The poor preservation on the first film adaptatation of Alice in Wonderland (1903) actually lends to its phantasmagoric nature. Originally ten to twelve minutes long, depending on how fast the crank was hand-turned, this was the longest film made in the United Kingdom up to 1903, more than three times as long as the majority of earlier British films.
Even at such, ahem, "length," it was only able to present itself as a series of moving illustrations for, rather than a cohesive telling of, Lewis Carroll's classic.
Because of the expectation among exhibitors & their audiences that a film program would consist of many short-short subjects, Alice in Wonderland was actually made available as a "set" of episodes, & in some kinetoscope parlors & early cinemas, there'd only be a couple episodes shown at all, amidst totally unrelated shorts.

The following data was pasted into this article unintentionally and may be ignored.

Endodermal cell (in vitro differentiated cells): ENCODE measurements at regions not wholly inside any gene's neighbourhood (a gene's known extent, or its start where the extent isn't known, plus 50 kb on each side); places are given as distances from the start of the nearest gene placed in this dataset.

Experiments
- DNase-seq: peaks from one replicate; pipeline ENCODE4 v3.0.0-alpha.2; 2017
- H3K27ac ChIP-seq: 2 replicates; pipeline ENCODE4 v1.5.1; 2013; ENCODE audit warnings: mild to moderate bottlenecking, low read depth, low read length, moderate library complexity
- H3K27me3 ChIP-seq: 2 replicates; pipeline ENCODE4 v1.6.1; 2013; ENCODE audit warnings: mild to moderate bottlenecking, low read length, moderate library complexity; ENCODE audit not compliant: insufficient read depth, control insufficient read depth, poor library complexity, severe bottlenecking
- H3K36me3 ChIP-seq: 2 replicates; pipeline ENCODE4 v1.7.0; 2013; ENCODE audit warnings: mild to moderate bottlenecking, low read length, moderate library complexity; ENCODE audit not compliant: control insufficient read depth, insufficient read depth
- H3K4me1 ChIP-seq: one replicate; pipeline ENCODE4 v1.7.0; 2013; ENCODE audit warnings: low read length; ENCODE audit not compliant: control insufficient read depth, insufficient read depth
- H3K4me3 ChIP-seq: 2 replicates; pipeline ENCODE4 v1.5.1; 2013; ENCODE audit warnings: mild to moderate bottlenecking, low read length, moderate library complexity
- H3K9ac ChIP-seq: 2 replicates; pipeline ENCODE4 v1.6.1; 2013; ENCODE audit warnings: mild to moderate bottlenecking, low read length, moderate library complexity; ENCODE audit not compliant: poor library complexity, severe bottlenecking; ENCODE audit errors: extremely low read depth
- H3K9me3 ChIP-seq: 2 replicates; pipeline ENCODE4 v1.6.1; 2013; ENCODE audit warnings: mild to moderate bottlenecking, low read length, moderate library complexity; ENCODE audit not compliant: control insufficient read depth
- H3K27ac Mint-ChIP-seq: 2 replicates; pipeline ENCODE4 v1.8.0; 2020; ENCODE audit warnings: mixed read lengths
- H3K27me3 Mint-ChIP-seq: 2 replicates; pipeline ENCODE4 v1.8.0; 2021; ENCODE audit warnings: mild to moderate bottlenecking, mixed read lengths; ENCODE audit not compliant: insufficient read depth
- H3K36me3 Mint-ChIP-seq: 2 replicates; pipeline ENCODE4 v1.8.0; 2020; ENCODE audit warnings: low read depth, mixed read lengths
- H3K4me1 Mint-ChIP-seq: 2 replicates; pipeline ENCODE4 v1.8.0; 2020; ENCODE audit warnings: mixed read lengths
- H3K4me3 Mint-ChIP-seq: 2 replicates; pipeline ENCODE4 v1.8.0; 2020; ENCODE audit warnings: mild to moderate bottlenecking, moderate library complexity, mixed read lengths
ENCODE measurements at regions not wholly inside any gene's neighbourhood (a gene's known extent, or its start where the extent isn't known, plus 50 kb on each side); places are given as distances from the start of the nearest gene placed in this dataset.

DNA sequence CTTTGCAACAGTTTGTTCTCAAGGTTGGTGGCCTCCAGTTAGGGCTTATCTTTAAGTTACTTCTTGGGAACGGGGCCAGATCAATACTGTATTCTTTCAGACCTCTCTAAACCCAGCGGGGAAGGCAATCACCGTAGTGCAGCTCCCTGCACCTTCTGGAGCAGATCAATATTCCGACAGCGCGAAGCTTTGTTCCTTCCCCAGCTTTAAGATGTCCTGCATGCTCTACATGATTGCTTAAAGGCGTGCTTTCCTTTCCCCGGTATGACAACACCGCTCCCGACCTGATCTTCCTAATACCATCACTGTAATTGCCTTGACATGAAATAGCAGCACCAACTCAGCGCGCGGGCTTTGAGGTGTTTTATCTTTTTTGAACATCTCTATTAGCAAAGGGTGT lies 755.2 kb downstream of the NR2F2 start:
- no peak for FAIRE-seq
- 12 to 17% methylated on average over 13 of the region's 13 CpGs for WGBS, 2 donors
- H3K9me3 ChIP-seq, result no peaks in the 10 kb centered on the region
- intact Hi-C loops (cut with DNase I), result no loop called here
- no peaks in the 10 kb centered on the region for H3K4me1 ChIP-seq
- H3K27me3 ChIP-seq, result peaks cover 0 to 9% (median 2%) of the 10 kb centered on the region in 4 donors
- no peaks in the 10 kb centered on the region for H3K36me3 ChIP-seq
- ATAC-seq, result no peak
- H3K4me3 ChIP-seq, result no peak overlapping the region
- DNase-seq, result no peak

So the eight minutes that survive probably has pretty much the same impact it had before bits of it were lost.
Alice (May Clark), asleep in the garden, awakens to the appearance of the white rabbit looking at his watch. She follows him down the rabbit hole into a room with only one small door.
She drinks the handily provided shrinking potion with expected results, & I never cease to marvel at the ingenuity of these very early silent films for special FX one would think took longer to introduce into cinema.
Fragments of familiar scenes from the Lewis Carrol story parade haltingly before us in a true dreamlike manner with tremendously cool FX featuring the Cheshire Cat (a lovely large tabby), the tea party with the rabbit & the mad hatter, the short tempered queen of hearts & sandwich board entourage, ending in a chase scene & Alice awakening in her own garden.
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